In other words, cows that were too sick even to walk, because of their savage mistreatment, were being put into the human food chain. This was discovered only because an undercover video revealed it:
Is it any wonder that these industries are demanding that such reporting and exposure be outlawed? And is it hard to see why the brave activists bringing these truths to light and trying to stop them are regarded as criminals and even “terrorists” for doing so?
This latest case shows how extreme and oppressive this law is by design. No human beings were physically injured by the alleged activism of Buddenberg and Kissane, nor did they attempt to harm any. Whatever one thinks of their tactics, it was — even by the FBI’s telling — confined to property damage: essentially vandalism. In its Press Releases announcing indictments, the FBI tries to depict the alleged acts in the worst, most inflammatory light possible; for this case, this is all it could muster: They “used paint, paint stripper, a super glue-type substance, butyric acid, muriatic acid and glass etchant to vandalize Furs by Graf, a retail furrier located in San Diego.” There is absolutely no commonly understood meaning of “terrorism” (to the extent such a thing exists) that can include anything they did.
Ben Rosenfeld, a lawyer who has extensively represented animal and environmental activists, told The Intercept that “calling this terrorism is utterly irresponsible and offensive to victims of real terror.” Referring to both the DOJ and Congress, he said, “They should be ashamed of themselves.”
He added that in the post-9/11 era, “Calling this terrorism makes it almost impossible to get a fair trial for these activists. It’s very manipulative. Though the public is more jaded about the manipulative use of this term, it makes a huge impression on judges, most of whom have previously been prosecutors.” Because it’s in the title of the law, the term “terrorism” even appears on verdict forms, “so jurors see it very clearly.”
To label this nonviolent political protest “terrorism” yet again illustrates the utterly malleable and propagandistic nature of that term. This is particularly true given that the same DOJ that is charging the activists as “terrorists” just announced that Dylann Roof — who murdered nine people in a Charleston church to advance clear ideological and political objectives — will not be.
Even more abusive prosecutions — based exclusively on pure political speech and protest rights — have been common. Will Potter is likely the most knowledgeable journalist in the country on these issues; he’s author of a 2011 book entitled Green is the New Red, and editor of a great website by the same name that exhaustively covers these issues.
Potter has a new story, published yesterday, on the arrest of four animal-rights activists in Oregon for . . . “allegedly writing political slogans on the public street using sidewalk chalk.” Potter reports that “the chalking was done as part of the growing ‘No New Animal Lab’ campaign, which aims to stop the construction of a new underground animal experimentation facility at the University of Washington.”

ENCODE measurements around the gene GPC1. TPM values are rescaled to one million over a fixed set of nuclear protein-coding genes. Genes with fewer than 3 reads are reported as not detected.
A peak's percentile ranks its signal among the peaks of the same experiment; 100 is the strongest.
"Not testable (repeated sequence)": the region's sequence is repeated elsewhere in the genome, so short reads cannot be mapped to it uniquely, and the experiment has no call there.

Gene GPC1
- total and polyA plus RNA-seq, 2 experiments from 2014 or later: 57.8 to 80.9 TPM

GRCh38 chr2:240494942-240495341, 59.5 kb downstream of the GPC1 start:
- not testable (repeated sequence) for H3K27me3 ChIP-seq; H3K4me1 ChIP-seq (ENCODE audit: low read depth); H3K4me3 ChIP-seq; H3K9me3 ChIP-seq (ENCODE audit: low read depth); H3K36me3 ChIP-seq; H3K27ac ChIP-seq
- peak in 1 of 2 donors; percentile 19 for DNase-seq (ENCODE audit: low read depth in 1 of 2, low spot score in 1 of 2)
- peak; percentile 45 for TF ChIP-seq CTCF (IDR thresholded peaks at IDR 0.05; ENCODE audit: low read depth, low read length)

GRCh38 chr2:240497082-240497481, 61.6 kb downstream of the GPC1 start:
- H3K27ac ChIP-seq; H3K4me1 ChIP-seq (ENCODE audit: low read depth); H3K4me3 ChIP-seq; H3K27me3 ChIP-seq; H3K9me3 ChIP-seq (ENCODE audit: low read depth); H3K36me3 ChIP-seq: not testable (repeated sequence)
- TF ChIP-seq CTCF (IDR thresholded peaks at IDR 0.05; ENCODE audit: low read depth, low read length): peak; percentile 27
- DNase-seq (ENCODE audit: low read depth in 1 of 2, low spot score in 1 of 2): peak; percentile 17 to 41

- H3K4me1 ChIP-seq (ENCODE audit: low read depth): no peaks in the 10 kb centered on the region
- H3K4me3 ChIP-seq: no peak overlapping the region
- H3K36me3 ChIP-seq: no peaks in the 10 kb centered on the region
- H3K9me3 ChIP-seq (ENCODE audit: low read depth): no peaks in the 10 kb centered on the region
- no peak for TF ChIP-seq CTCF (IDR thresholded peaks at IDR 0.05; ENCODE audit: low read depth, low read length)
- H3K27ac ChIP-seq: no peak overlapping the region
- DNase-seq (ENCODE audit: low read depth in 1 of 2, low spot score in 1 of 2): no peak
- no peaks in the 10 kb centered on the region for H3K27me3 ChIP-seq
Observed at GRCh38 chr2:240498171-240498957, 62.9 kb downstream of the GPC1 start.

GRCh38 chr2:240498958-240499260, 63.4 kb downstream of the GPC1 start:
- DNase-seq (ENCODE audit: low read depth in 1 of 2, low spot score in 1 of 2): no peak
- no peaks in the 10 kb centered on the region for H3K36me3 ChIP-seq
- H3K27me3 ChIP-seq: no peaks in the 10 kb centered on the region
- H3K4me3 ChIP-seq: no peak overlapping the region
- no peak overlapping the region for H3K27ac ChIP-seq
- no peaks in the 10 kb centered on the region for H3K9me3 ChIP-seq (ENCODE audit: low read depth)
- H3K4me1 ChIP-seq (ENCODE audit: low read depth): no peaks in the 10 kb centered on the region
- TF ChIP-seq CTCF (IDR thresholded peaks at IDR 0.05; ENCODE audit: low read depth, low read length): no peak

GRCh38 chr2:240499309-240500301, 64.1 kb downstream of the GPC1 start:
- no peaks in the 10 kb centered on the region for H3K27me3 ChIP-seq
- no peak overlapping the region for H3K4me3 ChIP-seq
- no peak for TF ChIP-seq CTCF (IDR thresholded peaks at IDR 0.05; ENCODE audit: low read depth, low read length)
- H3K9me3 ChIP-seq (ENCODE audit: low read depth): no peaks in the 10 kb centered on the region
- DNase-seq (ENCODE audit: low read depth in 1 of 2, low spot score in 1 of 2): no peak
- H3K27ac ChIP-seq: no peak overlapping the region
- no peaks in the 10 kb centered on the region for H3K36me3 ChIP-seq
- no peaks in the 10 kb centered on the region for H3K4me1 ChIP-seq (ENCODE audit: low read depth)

In 2004, Gazolla was prosecuted — and imprisoned in a federal penitentiary — for 40 months (three-and-a-half years) on charges that she and other activists maintained a website that endorsed illegal protests, and that her chants at a protest outside an executive’s house included advocacy of violence.
Her co-defendant was Andy Stepanian of Fitzgibbon Media, the communications firm that represents The Intercept and, on a pro bono basis, Chelsea Manning. Stepanian was imprisoned for three years, and during his incarceration, was even placed in a highly oppressive “Communications Management Unit,” called “GITMO North,” typically reserved for Muslims accused of terrorism. The FOIA-obtained prison document ordering his transfer tells the story (redactions in original):
As Gazolla detailed in a 2014 Salon article, the only conceivable purpose of calling activists like her “terrorists” under the new 2006 law is to stifle legitimate speech:
The AETA was pushed through Congress by the immensely powerful animal agriculture, animal testing and fur industries. The law is not limited to punishing illegal activity; numerous existing laws already punish vandalism, threats and other illegal forms of protest. Rather, the AETA provides special protection to a specific class of businesses by targeting and stigmatizing a particular group of protesters, hanging the specter of prosecution as “animal enterprise terrorists” over their heads, and ultimately scaring them into silence.
Indeed, the very first case prosecuted under the AETA was in 2009, and it included the same Joseph Buddenberg who was arrested on Friday, along with three other defendants. Industry officials and their lobbyists were furious that no prosecutions had been brought in the two years since its enactment, and were aggressively pressuring the DOJ to find a case.